[0.3] Overview of techniques and measures related to EMC for Functional Safety, 1st ed. Stevenage, UK: Overview of techniques and measures related to EMC for Functional Safety, 2013.

[0.4] “Code of practice for electromagnetic resilience, 1st ed. Stevenage, UK: IET Standards TC4.3 EMC, 2017.

[0.5] “Code of Practice: Competence for Safety Related Systems Practitioners, 1st ed. Stevenage, UK: The Institution of Engineering and Technology, 2016.

References

Note: This reference list starts in Part 1 of the series, so “missing” references may show in other parts of the series. Included in the last post of the series is the complete reference list.

[1]     Safety of machinery — Safety-related parts of control systems — Part 1: General principles for design. 3rd Edition. ISO Standard 13849-1. 2015.

[2]     Safety of machinery — Safety-related parts of control systems — Part 2: Validation. 2nd Edition. ISO Standard 13849-2. 2012.

[3]      Safety of machinery — General principles for design — Risk assessment and risk reduction. ISO Standard 12100. 2010.

[4]     Safeguarding of Machinery. 2nd Edition. CSA Standard Z432. 2004.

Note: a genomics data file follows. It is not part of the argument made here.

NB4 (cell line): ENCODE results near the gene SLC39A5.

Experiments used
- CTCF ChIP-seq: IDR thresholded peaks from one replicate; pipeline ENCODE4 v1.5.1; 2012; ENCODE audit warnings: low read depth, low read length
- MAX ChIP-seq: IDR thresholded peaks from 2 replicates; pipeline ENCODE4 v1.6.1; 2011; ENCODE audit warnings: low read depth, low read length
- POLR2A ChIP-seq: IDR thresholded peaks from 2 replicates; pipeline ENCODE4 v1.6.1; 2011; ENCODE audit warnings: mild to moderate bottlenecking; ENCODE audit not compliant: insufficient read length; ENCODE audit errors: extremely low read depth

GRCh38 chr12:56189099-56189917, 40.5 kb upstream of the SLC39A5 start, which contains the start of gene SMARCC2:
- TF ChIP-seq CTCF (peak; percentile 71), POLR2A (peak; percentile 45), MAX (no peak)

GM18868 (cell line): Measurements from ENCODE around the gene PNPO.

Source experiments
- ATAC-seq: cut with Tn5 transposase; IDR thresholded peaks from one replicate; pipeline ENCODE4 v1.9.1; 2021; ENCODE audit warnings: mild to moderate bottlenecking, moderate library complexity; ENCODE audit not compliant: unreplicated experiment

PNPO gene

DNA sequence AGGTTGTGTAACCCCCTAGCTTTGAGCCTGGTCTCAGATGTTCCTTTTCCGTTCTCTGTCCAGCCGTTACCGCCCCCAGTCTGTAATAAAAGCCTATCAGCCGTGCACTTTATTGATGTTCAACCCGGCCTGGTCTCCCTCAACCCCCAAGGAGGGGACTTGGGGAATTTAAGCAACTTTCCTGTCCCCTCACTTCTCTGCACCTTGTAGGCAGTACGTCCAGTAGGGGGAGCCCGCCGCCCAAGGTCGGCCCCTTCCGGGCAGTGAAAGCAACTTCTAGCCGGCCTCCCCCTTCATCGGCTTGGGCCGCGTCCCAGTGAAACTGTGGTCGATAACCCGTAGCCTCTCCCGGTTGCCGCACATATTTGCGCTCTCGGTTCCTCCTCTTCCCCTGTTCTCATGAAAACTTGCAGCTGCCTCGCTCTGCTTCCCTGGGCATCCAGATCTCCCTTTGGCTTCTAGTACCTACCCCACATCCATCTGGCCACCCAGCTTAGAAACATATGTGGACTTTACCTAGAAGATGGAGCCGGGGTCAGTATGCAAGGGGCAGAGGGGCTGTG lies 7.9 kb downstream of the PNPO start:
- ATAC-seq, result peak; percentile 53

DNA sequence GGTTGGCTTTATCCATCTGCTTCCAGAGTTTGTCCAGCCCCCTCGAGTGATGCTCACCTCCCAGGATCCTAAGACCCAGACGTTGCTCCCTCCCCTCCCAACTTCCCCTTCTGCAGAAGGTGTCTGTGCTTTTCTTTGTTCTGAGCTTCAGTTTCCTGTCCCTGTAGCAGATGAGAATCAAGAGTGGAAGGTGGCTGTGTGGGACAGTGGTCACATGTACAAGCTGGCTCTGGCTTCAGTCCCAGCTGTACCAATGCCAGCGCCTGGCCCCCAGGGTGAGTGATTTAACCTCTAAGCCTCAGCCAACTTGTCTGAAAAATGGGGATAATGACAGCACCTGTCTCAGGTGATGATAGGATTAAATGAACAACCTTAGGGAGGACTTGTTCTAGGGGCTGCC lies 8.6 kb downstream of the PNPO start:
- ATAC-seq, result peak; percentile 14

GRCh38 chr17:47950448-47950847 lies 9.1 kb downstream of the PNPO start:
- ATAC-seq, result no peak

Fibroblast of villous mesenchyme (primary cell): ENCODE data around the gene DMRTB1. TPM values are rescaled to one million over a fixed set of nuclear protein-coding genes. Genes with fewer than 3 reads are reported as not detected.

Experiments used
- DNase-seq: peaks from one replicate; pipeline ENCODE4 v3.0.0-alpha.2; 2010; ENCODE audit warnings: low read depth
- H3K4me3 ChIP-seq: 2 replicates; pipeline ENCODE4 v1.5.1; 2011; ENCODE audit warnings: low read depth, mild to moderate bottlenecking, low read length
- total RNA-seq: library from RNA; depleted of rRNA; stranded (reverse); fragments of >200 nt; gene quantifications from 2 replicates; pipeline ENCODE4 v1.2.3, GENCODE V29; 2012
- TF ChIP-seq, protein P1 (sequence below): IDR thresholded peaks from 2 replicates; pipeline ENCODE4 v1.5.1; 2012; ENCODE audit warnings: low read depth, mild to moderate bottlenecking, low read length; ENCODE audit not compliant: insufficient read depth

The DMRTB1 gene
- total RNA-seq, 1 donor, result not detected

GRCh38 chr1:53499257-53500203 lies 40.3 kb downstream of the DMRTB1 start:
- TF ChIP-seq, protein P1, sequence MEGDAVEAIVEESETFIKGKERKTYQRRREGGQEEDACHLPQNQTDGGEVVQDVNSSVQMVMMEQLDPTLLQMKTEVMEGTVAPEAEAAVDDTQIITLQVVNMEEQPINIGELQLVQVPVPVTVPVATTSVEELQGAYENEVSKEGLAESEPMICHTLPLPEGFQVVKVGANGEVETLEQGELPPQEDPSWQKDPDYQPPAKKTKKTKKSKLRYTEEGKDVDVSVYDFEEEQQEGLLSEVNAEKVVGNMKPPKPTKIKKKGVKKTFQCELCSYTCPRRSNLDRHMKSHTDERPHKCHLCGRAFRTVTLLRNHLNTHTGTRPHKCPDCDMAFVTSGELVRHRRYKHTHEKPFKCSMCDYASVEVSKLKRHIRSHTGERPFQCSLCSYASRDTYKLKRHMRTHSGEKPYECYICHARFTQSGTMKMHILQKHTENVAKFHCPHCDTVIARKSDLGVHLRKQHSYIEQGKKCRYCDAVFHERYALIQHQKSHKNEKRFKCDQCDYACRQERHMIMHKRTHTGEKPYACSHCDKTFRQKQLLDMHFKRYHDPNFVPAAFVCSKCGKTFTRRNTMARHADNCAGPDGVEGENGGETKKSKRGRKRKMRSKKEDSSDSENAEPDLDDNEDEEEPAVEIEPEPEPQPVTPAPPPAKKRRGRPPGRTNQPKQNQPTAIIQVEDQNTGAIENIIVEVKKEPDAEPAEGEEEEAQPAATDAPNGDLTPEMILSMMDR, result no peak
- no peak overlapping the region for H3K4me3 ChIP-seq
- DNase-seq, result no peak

[5]     Risk Assessment and Risk Reduction- A Guideline to Estimate, Evaluate and Reduce Risks Associated with Machine Tools. ANSI Technical Report B11.TR3. 2000.

[6]    Safety of machinery — Emergency stop function — Principles for design. ISO Standard 13850. 2015.

[7]     Functional safety of electrical/electronic/programmable electronic safety-related systems. 7 parts. IEC Standard 61508. Edition 2. 2010.

[8]     S. Jocelyn, J. Baudoin, Y. Chinniah, and P. Charpentier, “Feasibility study and uncertainties in the validation of an existing safety-related control circuit with the ISO 13849-1:2006 design standard,” Reliab. Eng. Syst. Saf., vol. 121, pp. 104–112, Jan. 2014.

[9]    Guidance on the application of ISO 13849-1 and IEC 62061 in the design of safety-related control systems for machinery. IEC Technical Report TR 62061-1. 2010.

[10]     Safety of machinery – Functional safety of safety-related electrical, electronic and programmable electronic control systems. IEC Standard 62061. 2005.